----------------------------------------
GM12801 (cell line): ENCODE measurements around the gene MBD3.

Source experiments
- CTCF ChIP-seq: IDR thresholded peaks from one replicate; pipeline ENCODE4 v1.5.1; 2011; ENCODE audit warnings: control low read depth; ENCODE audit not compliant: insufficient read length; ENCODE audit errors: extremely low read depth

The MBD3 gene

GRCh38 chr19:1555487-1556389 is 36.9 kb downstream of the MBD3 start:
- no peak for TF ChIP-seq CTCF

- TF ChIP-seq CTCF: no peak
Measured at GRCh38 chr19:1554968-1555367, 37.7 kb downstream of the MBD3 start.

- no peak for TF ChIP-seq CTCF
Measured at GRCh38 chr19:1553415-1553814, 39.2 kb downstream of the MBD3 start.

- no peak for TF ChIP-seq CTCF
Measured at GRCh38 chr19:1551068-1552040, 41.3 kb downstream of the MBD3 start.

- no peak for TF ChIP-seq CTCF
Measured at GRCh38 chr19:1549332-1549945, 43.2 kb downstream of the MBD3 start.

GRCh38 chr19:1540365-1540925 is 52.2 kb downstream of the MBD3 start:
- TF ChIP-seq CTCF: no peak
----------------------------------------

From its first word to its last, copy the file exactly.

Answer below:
GM12801 (cell line): ENCODE measurements around the gene MBD3.

Source experiments
- CTCF ChIP-seq: IDR thresholded peaks from one replicate; pipeline ENCODE4 v1.5.1; 2011; ENCODE audit warnings: control low read depth; ENCODE audit not compliant: insufficient read length; ENCODE audit errors: extremely low read depth

The MBD3 gene

GRCh38 chr19:1555487-1556389 is 36.9 kb downstream of the MBD3 start:
- no peak for TF ChIP-seq CTCF

- TF ChIP-seq CTCF: no peak
Measured at GRCh38 chr19:1554968-1555367, 37.7 kb downstream of the MBD3 start.

- no peak for TF ChIP-seq CTCF
Measured at GRCh38 chr19:1553415-1553814, 39.2 kb downstream of the MBD3 start.

- no peak for TF ChIP-seq CTCF
Measured at GRCh38 chr19:1551068-1552040, 41.3 kb downstream of the MBD3 start.

- no peak for TF ChIP-seq CTCF
Measured at GRCh38 chr19:1549332-1549945, 43.2 kb downstream of the MBD3 start.

GRCh38 chr19:1540365-1540925 is 52.2 kb downstream of the MBD3 start:
- TF ChIP-seq CTCF: no peak